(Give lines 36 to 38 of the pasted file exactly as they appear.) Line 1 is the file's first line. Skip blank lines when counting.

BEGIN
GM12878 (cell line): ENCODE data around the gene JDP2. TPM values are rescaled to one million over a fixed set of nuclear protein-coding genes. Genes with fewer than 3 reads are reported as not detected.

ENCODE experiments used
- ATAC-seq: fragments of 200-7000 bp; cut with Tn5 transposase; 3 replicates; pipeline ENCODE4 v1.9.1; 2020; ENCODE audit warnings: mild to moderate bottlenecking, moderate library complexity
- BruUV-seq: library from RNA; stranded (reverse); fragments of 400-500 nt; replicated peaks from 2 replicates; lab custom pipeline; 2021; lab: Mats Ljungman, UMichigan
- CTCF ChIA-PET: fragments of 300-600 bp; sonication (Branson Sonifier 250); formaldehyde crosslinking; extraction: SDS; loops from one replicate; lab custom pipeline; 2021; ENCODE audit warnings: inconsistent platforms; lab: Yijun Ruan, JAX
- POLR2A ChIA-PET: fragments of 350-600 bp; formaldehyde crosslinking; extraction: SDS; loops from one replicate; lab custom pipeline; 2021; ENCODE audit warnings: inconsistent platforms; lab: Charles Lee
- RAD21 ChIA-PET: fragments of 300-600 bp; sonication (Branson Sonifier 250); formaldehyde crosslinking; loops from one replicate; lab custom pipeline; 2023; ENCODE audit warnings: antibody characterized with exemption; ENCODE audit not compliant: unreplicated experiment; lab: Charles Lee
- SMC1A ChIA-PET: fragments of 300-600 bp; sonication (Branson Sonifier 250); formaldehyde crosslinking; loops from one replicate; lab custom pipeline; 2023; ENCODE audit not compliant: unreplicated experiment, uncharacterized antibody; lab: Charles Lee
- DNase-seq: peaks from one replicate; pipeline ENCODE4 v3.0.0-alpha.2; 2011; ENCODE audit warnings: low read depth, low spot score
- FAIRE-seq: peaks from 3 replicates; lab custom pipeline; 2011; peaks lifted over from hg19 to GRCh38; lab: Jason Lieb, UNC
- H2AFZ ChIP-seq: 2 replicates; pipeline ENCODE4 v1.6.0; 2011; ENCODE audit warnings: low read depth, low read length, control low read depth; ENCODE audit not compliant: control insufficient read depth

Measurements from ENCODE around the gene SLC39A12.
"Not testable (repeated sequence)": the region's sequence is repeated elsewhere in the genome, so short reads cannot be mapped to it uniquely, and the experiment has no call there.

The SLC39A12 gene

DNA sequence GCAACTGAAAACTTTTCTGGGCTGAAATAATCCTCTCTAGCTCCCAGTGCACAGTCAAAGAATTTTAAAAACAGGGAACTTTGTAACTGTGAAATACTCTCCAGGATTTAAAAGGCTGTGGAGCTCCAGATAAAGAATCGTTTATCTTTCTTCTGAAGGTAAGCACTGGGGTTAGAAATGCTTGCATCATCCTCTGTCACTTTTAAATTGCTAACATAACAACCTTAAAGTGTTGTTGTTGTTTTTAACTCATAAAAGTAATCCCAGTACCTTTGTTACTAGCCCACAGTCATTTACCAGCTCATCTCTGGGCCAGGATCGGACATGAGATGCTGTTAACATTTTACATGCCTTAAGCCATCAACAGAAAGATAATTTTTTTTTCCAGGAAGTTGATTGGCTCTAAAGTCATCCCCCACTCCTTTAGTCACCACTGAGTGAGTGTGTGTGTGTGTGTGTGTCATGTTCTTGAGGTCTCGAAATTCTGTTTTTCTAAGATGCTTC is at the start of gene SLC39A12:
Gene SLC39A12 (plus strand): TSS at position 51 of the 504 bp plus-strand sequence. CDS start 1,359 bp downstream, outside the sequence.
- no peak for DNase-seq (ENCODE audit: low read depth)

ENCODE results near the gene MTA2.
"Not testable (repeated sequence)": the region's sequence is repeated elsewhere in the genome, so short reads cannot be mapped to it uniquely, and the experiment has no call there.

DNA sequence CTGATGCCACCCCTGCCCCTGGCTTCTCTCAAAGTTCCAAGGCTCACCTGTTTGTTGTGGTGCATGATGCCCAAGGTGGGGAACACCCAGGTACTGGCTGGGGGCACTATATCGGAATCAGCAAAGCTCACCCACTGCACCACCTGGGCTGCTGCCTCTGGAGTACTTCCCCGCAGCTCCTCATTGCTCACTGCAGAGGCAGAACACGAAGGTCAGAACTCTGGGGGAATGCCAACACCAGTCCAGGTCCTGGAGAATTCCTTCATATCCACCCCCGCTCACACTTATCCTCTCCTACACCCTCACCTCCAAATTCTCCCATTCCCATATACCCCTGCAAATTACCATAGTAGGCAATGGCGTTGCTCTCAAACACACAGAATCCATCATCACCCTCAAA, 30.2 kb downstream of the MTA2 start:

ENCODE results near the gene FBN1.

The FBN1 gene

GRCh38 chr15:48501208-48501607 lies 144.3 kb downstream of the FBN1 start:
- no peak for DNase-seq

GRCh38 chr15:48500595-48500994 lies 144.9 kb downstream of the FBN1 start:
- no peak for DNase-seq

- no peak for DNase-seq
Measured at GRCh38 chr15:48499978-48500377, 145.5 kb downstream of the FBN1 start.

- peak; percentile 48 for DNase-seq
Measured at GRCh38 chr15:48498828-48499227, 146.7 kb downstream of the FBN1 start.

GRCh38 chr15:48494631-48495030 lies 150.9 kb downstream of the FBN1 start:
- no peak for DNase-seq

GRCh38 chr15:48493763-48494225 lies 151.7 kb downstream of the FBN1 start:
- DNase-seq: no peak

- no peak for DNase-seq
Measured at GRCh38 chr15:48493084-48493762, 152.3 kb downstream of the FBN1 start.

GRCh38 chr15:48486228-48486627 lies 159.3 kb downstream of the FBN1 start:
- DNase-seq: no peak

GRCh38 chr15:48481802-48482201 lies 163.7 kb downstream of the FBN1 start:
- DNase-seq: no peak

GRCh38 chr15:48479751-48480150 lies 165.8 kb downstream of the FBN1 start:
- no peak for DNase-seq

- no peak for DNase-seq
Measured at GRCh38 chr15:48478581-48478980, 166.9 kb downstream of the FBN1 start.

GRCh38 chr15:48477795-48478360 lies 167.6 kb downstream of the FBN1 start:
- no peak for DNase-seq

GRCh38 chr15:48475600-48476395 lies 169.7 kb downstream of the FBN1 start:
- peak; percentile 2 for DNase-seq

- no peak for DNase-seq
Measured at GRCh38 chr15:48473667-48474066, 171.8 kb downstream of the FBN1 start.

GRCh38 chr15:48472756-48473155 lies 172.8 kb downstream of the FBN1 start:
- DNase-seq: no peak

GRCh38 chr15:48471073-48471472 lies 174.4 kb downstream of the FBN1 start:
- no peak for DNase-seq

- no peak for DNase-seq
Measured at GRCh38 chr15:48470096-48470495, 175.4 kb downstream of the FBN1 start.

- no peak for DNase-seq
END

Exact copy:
Measured at GRCh38 chr15:48493084-48493762, 152.3 kb downstream of the FBN1 start.

GRCh38 chr15:48486228-48486627 lies 159.3 kb downstream of the FBN1 start:
- DNase-seq: no peak